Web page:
Sam Golden reflects on the importance of socialisation and how the covid-era has forced us to consider the true importance of a good night out.


In the last decade, the fixated idea of a night has almost become a cross between cultism and ancient tradition. Whether it be the Monday Club or a weekend bender, the basis of a night out on the town has remained the same. It would generally consist of meeting friends for pre-drinks followed by a group pilgrimage to whatever club or bar was on the agenda. 


I think the prospect of any type of socialising now (especially for students) has been changed in a particularly interesting way. In our current transition to the post-covid era, it looks like we have really changed our tune when it comes to what we perceive and value on a night out. Before the pandemic, we relied on large night clubs and venues as the foundation to a good night out. Knowing that there will be a large contingent of people attending the likes of Havanas or Voodoo Rooms pulled us towards these lively nightlife areas.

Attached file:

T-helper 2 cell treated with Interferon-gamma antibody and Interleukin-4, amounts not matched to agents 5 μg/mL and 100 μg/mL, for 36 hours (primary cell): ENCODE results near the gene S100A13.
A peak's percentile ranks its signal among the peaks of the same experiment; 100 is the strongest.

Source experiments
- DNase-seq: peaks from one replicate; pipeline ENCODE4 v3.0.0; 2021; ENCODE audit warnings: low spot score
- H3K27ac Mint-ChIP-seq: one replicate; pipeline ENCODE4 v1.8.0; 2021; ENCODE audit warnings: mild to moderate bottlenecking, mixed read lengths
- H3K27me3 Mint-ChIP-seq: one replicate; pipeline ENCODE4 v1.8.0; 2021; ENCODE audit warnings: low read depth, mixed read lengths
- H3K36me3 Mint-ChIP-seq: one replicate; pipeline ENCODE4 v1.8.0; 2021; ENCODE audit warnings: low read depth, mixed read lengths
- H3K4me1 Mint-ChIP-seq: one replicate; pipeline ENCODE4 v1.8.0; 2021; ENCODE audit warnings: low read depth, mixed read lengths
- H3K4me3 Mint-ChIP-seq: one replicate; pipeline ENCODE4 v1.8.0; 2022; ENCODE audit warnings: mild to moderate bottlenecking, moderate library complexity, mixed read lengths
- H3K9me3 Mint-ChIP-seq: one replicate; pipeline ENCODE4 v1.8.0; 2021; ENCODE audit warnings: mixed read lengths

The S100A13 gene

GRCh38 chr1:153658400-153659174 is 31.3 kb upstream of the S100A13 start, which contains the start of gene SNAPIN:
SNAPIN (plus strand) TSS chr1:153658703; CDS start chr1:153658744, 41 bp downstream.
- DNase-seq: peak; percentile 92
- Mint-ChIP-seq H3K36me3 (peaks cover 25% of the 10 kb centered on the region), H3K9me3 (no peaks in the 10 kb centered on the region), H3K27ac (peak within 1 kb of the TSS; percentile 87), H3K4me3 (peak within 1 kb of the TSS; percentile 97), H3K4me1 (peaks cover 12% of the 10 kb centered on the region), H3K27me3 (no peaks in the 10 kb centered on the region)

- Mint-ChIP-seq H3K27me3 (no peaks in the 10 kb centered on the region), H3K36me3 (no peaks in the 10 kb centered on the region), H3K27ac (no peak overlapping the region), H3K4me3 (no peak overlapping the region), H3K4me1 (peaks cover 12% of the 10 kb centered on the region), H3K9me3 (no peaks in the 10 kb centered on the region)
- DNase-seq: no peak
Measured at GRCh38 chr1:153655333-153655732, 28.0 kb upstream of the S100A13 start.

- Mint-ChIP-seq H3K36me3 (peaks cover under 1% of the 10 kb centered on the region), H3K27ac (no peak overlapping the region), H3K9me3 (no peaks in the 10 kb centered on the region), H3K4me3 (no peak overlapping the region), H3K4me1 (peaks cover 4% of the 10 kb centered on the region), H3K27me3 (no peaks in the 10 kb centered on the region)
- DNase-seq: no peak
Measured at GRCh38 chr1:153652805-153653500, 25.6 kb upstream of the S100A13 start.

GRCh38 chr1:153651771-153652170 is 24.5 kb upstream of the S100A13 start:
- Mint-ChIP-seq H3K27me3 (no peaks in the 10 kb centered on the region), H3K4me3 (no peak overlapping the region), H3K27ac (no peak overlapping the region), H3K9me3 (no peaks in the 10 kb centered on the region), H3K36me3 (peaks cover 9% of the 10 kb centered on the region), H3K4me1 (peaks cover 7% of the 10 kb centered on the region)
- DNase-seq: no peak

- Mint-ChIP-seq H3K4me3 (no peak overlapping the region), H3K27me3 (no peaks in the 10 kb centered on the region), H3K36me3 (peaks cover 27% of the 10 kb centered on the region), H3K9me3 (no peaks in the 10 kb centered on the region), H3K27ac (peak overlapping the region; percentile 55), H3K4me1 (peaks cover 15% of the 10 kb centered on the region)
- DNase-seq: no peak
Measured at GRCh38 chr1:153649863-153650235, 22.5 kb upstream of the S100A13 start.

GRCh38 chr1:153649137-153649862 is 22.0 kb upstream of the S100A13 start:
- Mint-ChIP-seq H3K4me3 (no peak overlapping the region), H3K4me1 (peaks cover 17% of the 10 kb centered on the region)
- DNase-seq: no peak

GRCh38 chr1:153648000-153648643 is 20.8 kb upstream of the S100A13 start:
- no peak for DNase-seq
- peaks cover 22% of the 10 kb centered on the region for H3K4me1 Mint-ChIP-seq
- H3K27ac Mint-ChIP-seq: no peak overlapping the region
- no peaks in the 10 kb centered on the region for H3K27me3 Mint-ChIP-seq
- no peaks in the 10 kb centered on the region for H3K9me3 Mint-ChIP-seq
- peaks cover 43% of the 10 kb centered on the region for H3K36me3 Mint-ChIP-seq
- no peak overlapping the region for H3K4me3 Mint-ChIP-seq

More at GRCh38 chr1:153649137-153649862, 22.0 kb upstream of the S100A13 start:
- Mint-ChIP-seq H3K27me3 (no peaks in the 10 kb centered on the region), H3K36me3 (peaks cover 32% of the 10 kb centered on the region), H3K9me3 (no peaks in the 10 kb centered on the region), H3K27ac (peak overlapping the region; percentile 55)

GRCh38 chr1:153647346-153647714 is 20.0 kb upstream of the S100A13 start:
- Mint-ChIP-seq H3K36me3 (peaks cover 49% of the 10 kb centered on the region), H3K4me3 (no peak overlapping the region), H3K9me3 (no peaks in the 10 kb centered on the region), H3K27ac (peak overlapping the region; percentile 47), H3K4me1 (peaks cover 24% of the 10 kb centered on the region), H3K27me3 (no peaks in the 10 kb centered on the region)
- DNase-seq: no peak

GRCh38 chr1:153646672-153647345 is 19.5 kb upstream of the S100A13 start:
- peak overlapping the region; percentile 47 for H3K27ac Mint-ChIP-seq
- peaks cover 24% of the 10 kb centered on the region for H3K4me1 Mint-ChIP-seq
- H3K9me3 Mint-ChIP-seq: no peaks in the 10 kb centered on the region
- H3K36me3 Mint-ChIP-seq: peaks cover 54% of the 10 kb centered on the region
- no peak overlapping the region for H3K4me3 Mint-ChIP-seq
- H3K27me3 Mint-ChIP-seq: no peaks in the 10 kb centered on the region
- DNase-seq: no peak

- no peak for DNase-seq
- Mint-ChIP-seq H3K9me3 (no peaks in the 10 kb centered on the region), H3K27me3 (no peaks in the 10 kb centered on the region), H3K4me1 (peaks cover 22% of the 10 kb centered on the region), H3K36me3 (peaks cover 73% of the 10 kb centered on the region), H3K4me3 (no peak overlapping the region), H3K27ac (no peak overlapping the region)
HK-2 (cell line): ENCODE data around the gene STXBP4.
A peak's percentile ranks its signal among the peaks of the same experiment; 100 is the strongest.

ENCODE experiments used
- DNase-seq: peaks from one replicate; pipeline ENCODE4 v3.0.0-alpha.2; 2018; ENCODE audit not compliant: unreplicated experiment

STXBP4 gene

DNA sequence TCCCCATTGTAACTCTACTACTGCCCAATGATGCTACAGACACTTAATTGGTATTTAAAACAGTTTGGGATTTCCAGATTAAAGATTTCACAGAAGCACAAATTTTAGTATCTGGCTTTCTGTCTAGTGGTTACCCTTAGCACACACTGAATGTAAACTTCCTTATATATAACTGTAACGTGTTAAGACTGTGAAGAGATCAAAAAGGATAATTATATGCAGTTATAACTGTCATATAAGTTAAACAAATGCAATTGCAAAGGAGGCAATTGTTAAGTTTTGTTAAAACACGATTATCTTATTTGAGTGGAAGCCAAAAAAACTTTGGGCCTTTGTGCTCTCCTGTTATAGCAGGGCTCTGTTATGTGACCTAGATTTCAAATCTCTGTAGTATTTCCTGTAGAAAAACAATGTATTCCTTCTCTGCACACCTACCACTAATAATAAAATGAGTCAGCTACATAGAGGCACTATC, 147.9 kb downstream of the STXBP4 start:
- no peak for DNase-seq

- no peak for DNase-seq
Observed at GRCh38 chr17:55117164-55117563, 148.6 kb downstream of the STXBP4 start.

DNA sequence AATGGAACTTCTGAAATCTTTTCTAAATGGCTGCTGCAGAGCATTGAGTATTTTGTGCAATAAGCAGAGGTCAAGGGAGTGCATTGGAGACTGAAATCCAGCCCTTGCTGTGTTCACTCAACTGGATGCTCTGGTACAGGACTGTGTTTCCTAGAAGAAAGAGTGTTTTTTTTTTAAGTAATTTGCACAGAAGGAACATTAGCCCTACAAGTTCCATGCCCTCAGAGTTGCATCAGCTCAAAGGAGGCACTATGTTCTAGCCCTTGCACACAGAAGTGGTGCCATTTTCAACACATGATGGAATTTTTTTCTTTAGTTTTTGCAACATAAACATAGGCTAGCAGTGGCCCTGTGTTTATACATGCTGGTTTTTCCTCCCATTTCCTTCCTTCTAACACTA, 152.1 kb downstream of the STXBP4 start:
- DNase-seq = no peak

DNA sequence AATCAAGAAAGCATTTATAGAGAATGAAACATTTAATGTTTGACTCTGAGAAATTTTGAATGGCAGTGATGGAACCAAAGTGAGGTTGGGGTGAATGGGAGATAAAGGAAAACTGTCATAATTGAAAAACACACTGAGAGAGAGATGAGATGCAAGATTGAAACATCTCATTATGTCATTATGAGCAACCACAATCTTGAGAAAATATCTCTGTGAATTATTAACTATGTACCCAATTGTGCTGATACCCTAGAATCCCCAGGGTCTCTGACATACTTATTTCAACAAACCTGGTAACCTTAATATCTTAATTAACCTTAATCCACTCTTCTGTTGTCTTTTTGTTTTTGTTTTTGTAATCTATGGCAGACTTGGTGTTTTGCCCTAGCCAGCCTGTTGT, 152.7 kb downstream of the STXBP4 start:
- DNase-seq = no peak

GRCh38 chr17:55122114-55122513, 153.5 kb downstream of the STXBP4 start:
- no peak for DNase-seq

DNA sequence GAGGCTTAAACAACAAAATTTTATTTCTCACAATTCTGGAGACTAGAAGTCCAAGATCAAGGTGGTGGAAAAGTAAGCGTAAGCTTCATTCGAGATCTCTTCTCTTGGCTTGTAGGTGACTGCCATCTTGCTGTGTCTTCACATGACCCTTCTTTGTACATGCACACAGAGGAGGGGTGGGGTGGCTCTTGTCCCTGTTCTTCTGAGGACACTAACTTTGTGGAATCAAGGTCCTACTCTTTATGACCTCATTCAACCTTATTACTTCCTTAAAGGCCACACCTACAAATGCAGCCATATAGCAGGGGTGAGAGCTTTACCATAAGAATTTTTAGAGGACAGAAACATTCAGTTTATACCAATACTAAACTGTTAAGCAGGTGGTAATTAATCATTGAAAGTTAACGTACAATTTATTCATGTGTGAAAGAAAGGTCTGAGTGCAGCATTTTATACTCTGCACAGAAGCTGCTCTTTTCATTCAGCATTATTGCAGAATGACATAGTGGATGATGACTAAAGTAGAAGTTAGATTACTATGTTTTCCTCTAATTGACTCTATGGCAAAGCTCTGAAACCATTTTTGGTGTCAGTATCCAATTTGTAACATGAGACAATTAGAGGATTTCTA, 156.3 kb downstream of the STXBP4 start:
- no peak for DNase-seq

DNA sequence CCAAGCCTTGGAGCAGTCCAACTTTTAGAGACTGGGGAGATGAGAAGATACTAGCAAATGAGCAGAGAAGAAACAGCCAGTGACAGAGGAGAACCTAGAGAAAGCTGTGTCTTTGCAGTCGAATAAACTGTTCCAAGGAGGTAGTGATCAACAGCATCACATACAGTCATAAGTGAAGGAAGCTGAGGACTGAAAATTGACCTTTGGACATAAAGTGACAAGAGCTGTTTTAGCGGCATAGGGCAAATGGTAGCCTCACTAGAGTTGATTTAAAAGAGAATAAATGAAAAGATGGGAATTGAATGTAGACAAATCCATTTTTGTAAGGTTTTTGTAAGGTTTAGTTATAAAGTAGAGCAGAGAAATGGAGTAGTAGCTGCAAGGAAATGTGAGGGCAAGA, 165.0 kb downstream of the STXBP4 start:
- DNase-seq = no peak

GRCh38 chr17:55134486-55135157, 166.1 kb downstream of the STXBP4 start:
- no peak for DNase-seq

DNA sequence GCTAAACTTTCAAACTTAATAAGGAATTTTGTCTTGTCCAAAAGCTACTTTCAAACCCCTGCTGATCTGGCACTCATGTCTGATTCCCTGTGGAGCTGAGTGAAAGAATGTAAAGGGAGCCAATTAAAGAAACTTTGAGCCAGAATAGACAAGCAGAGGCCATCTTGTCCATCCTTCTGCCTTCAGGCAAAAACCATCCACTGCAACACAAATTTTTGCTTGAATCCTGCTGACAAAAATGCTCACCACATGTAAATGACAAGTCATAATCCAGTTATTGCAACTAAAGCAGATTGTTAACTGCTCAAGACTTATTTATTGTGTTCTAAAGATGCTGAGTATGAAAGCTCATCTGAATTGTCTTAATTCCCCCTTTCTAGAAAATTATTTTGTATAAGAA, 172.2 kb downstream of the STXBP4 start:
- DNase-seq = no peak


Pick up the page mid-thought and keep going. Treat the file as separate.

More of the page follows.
As we continue to re-enter a post-pandemic society, it wouldn’t be too assumptious to say we have become a little more self-sufficient – almost autonomous in crafting a good night out. Although more planning is needed nowadays, it seems this has coincided with an increased appreciation for what socializing is. At the end of the day we are social creatures and generally long for human interaction. It makes sense that after several months of seeing a limited number of people that we would convert into this mindset of caring more about seeing others. 

I couldn’t count how many forgettable nights I’ve had on Washington Street prior to the pandemic, but since September, there has been no lack of dull stories to dissect while hungover the morning after an eventful evening on the beer. The saying that “you don’t really miss something until it’s gone” is very applicable in this setting.


The hype surrounding a night out on the town is still there and probably always will be there regardless of whatever restrictions remain. But the point I am trying to highlight is that our behaviour has differed. Time has a lot to tell, but I estimate that this new found appreciation will be enlightening to us.